Railroad News

Double Injury Collision at Dangerous, Unguarded Norfolk Southern Crossing where Fireman’s Wife Died in March

(West Point, Indiana – May 22, 2015)

A railroad crossing between Fountain and Tippecanoe Counties just west of West Point, IN became the tragic site of a second car/train collision at about 2:00 P.M. Friday afternoon when two Lafayette, IN residents escaped death but not injury at the crossing of Norfolk Southern Railroad tracks and West Tippecanoe County Line Road.

The dangerous, unguarded – and unlisted – crossing took the life of Rachel Marie Logan, a West Point, IN resident and wife of WPVFD firefighter Michael Logan– who was among those who responded to the tragic scene March 6, when another NS freight train struck Mrs. Logan’s northbound pickup truck.  A memorial at the tragic site honors the memory of Mrs. Logan. .

The crossing still lacks any form of active warning devices, such as lights and gates.  It is virtually certain that if equipped with lights and gates this accident and Mrs. Logan’s death would not have happened. Both Norfolk Southern and Operation Lifesaver know that lights and gates are the most effective type of protection at railroad crossings. Studies that have been conducted over fifty years ago confirm that lights and gates offer the ability to drastically reduce the number of vehicle/train accidents by as much as 96%.

This time, the occupants of the victim vehicle survived –barely and miraculously – as the driver, Fancy Abernathy, 19, and her passenger, Jacob Hornback, 21 – were both rushed to St. Elizabeth Hospital East in Lafayette for treatment of their injuries. Hornback was knocked unconscious.  The driver’s father said that “She slowed down to come up (on the slightly elevated railroad crossing) and the guy (Hornback) said ‘Hurry up! There’s a train!’ and she’s already halfway on the tracks and it (the train) caught the back of the van.”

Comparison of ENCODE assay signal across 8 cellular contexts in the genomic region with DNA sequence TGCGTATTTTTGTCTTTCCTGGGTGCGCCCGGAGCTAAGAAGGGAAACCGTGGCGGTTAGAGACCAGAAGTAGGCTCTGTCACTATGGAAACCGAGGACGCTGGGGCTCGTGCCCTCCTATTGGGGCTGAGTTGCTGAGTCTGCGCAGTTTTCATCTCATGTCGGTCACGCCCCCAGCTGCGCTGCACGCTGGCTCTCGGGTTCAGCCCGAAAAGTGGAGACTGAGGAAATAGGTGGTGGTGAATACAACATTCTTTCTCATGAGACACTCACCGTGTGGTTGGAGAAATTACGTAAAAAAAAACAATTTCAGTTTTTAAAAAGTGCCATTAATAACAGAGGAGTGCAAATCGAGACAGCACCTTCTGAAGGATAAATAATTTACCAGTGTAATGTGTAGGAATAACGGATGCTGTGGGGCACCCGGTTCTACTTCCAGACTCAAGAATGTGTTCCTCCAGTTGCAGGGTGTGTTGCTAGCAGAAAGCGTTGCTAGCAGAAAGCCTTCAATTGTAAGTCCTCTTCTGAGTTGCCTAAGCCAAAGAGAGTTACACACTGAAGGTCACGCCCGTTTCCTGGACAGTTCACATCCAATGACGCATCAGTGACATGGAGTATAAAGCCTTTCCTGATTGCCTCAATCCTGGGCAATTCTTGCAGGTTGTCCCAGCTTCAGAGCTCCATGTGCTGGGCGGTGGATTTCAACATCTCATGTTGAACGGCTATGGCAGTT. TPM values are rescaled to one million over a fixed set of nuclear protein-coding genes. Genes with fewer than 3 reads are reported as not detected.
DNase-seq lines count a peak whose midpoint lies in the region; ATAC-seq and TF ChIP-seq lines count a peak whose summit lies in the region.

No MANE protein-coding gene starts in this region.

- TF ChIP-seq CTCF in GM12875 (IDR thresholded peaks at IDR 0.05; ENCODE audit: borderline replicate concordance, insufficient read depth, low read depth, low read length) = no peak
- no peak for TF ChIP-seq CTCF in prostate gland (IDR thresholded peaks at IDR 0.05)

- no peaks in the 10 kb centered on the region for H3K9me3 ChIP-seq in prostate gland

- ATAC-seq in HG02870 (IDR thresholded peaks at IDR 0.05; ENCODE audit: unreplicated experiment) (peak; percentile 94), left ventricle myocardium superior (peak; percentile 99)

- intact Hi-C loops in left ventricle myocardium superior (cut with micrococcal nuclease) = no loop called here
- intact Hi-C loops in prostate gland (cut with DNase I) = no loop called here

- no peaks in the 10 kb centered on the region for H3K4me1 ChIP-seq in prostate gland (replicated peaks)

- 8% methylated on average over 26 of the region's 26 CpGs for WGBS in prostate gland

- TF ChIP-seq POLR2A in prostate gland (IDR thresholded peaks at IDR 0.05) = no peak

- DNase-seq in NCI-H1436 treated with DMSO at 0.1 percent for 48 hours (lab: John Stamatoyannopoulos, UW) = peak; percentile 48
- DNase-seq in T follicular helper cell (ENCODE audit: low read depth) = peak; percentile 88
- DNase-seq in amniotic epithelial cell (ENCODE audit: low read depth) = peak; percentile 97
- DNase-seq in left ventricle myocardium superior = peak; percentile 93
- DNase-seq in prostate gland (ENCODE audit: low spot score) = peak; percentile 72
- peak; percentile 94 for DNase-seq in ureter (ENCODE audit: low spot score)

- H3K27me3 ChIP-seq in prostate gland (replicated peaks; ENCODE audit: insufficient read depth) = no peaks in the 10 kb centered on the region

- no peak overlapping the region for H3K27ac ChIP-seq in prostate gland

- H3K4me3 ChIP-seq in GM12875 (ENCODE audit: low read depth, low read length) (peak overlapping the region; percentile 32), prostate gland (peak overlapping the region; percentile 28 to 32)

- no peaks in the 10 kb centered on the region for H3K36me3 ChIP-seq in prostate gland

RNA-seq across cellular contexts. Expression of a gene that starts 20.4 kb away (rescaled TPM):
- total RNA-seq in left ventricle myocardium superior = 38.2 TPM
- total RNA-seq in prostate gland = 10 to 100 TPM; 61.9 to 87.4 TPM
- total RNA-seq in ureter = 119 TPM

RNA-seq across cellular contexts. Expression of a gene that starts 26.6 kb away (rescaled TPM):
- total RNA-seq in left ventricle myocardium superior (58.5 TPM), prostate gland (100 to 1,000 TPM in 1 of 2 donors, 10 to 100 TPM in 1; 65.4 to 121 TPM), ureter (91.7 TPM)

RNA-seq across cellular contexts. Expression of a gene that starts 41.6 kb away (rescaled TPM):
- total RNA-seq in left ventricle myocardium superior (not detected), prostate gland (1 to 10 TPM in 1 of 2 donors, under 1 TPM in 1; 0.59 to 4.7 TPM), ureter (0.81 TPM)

Jamie Abernathy, sister of the driver, said that after the crash her sister, who was still conscious, saw that her passenger was unconscious, and quickly dialed 911 for emergency help.

Residents living near the hazardous intersection, which is crossed daily by 21 NS freight trains at a top allowable speed of 60 mph (if the traffic counts at adjacent crossings can be applied to the unlisted public crossing), say “something has to be done to make the crossing safer.” Ed Anthrop told Indianapolis NBC News Channel 13 WTHR-TV Reporter David MacAnally that the crossing is seriously in need of safety work. “(The trains) come through here pretty fast,” said Anthrop, who lives by the crossing. “Not over-fast, but they come right along. I think they need a set of cross arms or lights. Flashing lights or something like that,” he continued.

The neighbor’s condemnation of the crossing continued as well, as he told Channel 13’s MacAnally that he “hopes the railroad – or somebody – takes care of the thick brush along the tracks, as he says it’s too thick and should be cut back so drivers have more time to see the train coming, especially when (motorists) are approaching from the north.”

Thankfully, two young puppies which were riding in the van escaped relatively unscathed, but were still taken by family members to a veterinarian to be checked out.

Thankful, too, was the driver’s sister, Jamie, who remarked that “She’s doing pretty good, surprisingly. I’m glad God got on her side.”